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Neurosci Res. 2007 Apr;57(4):550-8. Epub 2007 Jan 10.

Differential characteristics of HIV-based versus SIV-based lentiviral vector systems: Gene delivery to neurons and axonal transport of expressed gene.

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Department of Biochemistry and Molecular Biology, Nippon Medical School, Tokyo 113-8602, Japan.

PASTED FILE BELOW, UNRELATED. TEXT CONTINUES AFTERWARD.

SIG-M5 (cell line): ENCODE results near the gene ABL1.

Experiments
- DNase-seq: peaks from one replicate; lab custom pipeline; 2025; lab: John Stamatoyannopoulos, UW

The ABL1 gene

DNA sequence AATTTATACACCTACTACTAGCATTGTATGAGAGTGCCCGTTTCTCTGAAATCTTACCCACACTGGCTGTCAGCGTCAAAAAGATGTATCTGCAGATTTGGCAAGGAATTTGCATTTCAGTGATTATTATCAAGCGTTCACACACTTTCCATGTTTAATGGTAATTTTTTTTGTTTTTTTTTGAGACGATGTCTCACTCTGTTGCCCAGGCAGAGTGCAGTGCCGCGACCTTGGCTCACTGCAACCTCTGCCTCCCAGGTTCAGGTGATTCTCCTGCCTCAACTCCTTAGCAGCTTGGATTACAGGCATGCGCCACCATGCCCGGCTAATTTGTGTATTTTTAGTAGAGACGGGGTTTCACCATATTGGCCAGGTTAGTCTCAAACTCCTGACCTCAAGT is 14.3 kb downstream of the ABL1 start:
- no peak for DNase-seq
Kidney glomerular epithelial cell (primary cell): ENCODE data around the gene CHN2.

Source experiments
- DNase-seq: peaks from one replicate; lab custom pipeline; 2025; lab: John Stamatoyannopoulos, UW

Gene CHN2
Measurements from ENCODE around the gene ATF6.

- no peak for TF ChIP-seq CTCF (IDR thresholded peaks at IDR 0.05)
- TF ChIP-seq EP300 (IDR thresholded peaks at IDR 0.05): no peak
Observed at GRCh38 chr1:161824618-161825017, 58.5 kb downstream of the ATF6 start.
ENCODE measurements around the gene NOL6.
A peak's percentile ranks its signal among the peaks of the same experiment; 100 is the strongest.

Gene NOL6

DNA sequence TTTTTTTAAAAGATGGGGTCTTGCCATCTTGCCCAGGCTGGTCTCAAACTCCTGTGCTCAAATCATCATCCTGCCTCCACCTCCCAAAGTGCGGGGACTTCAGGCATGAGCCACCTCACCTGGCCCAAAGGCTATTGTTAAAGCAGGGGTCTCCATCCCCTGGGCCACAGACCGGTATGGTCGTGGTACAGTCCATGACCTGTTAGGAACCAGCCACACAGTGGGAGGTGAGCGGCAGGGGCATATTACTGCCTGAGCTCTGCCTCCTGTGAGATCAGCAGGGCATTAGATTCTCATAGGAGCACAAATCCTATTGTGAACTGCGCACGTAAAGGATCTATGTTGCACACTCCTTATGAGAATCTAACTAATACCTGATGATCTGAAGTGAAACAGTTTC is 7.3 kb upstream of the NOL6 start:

The differential characteristics of lentiviral vectors based on human and simian immunodeficiency viruses (HIV and SIV) were investigated in rats and monkeys. Each vector was injected into the striatum, and the expression patterns of the marker gene green fluorescent protein (GFP) were analyzed in the basal ganglia. With respect to the capability of gene delivery to neural cells, the HIV-based vector exhibited a higher tropism to neurons than to astroglias in the striatum, and vice versa for the SIV-based vector. The preferential direction of axonal transport of striatally expressed GFP was also examined in the present study. The HIV-based vector allowed for both anterograde transport via the striatopallidal and striatonigral pathways and retrograde transport via the nigrostriatal pathway. The GFP labeling of axon terminals through anterograde transport was apparent regardless of the animal species, while that of neuronal cell bodies through retrograde transport was much more prominent in monkeys than in rats. As for the SIV-based vector, on the other hand, evidence for anterograde transport was obtained much more markedly in monkeys than in rats, and only weak or no retrograde transport occurred in either monkeys or rats. Our results indicate that HIV-based, but not SIV-based, lentiviral vectors possess the high tropism to neurons and permit retrograde transport of an expressed gene, especially in primates. The latter property might carry a potential benefit in gene therapy for Parkinson's disease, as stereotaxic injections of the vectors could be performed into the striatum, spatially larger than the substantia nigra, with greater certainty.

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